Composers Eating Kettle Corn – Andrew Norman

Composers Eating Kettle Corn - Andrew Norman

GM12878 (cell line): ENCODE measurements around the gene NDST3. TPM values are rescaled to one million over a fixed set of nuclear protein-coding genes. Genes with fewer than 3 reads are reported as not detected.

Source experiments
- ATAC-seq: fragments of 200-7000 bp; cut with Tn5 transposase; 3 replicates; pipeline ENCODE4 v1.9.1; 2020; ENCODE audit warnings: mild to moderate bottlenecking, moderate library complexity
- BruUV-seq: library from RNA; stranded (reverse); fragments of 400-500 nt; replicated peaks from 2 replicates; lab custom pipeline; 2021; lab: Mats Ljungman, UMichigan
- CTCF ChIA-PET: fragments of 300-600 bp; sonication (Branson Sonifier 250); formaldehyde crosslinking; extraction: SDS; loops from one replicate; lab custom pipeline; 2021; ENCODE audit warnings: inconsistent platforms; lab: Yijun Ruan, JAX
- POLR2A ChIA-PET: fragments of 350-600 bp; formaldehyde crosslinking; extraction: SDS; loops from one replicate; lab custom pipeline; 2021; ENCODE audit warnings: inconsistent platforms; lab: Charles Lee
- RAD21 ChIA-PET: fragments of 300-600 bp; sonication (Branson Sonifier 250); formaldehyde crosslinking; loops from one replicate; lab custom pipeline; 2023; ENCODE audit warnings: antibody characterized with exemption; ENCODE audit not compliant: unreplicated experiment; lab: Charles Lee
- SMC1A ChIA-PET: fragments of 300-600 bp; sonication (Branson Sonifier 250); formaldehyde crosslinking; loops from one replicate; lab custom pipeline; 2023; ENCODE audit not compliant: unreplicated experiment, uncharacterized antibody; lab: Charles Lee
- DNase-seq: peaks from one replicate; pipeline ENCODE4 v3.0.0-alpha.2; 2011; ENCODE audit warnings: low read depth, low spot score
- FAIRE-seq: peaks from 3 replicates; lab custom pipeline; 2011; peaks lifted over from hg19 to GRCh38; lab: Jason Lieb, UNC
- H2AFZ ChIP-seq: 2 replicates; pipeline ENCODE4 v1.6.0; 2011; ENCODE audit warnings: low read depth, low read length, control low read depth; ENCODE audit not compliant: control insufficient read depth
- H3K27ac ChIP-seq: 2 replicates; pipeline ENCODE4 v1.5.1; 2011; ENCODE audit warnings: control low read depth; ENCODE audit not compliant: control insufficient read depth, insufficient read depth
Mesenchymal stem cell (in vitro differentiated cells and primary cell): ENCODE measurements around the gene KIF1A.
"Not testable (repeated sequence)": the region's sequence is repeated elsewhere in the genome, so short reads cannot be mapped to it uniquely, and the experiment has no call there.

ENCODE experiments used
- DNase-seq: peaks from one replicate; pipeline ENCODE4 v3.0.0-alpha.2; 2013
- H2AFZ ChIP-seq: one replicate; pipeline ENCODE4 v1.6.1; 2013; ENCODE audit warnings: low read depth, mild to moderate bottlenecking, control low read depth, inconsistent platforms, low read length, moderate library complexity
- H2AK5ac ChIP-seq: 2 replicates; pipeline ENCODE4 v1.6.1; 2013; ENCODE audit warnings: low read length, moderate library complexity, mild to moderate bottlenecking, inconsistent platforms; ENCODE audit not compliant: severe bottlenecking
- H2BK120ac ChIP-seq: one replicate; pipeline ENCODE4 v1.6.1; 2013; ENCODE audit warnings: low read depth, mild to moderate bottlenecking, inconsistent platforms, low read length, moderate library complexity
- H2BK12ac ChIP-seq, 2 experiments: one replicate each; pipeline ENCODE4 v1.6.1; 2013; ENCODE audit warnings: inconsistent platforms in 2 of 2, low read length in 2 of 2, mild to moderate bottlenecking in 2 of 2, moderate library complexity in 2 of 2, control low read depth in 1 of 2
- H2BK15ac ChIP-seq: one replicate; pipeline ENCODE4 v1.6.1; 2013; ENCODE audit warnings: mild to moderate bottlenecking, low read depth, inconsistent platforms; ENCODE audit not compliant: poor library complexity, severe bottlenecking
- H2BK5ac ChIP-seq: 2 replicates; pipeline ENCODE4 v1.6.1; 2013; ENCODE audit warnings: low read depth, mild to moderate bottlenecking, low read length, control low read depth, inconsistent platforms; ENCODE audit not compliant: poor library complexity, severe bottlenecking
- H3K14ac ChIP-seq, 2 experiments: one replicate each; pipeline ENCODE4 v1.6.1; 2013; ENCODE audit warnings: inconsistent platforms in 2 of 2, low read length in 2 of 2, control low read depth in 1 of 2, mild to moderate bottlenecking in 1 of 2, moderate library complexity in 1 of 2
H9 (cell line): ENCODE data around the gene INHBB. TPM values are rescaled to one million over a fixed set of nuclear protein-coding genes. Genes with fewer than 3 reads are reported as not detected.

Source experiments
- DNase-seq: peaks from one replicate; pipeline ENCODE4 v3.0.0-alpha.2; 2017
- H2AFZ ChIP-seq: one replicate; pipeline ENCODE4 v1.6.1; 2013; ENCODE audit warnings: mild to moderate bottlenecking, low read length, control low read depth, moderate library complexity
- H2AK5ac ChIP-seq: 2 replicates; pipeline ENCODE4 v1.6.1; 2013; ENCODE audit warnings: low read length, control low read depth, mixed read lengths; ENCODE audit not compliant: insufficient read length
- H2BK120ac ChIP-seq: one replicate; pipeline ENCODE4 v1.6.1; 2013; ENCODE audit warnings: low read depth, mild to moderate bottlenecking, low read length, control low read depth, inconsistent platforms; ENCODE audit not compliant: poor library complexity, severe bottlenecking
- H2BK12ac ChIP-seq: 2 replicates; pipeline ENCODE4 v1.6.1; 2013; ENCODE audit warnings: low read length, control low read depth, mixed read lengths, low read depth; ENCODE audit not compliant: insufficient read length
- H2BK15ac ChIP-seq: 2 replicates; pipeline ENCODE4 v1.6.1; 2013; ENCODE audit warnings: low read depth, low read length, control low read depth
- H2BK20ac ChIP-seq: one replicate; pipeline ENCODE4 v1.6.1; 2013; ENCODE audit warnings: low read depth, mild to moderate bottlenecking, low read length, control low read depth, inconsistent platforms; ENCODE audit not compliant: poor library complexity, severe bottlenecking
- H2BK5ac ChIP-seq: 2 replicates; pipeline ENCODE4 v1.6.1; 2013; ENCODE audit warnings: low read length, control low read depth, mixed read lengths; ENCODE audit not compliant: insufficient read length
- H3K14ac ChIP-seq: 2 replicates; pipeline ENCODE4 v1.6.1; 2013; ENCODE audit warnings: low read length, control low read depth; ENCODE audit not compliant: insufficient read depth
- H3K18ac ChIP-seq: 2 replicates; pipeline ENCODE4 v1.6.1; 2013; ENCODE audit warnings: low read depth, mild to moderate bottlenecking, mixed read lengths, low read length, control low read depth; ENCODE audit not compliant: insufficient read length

we're here today with composer Andrew Norman and we have kettle corn and we're going to talk about music thanks for having us and ER yes that welcome to my backyard what is your relationship to kettle corn I have no relationship with kettle corn I think this might be my first time your first experience with I feel like it I mean I don't even really know what it is well it's popcorn with sugar essentially everything so California music is inspired by the idea of sharing music with friends mmm and for us it started in the sort of dorm room music sharing hanging out experience so I wanted to ask you what are some musical experiences that you've had outside of the traditional concert hall experience mmm I think actually that I couldn't answer that going all the way back to my days in high school when I played viola in a very bad string quartet and we didn't we didn't really perform at where we were just we were very good friends and we we read through all sorts of music and we played the occasional bad wedding gig and but most of the time we would just have like some greeting parties and that was like I feel like my first experience with like just making music with friends and non performance oriented way which is so as you know really fun yeah and you know there's something that can be very impersonal about writing music and then asking other people to play it especially like an orchestra world where I work a lot so to have that personal connection with people and to be just like hey we're making some music here that's really amazing and I try to capture some of that in my more professional music making to the extent that I can yeah great can you tell us a little about your piece is gonna be featured on our concert mmm Sabeena provide link now ya know Sabina is a piece that I've written like 17,000 times um and yeah it has like many different versions alrights piece I come back to you a lot and the first first version of it I wrote in 2006 which is not what like seven years ago um and it was a inspired by this experience I had in Raleigh we got to live in Rome for a year and I would take long walks and visit all the different churches there in Rome and there's one particular church that I absolutely fell in love with and it was called Santa Sabina it's a very old church very plain on the inside can usual immensity and the windows are are made of stone not glass so they're like thinly sliced translucent so much like that library of Yale Oh fine again yeah which has the same things very thinly sliced stone that light can actually go through what I loved about this is that at certain times a day morning early morning late afternoon the light shines through these thin stone windows and creates these amazing patterns on the walls and their patterns that are constantly changing and sort of the light grows and changes or a cloud passes over they disappear and there's always this slight very slow sense of morphing in the light and I love the fact it's like the decoration in this church it's not like baroque gilding or anything it's just light um and so I then one morning I was like okay I'm gonna I'm gonna go do this full-on so I went to this church in the dark before sunrise and then I watched the whole shebang from from darkness and then as the light emerged and then got to this golden intense yellow on these walls and then it was like sort of normal daylight and that was the experience that inspired this piece Sabina which um so a.m. I went home and I was experimenting with the material on my viola was often what I do to get myself going I'm very bad Fiola but um it's an instrument that has a very personal connection to and that's sort of how the idea of like exploring the rocking between open strings and and I think a lot about physical motions and I love this idea of starting these very very soft almost non-existent sounds and gradually start rocking between the strings until the rocking motion bit wilder and wilder and one other and sort of the way that the arm moves it's like a metaphor for me like patterns Anjali worked out a solo viola version of this piece and then I wrote a trio version of it for violin viola cello hybrid cello version of it because it's material that is very comes directly out of the way that string instruments are built and how the open strings work and so it's very easy to translate it to any stringed instrument I haven't tried for bass but ya know it's like a it's it's a it's a its material that I really like so that's my keys well we're looking forward to hearing it and thanks for talking to us all right here we go

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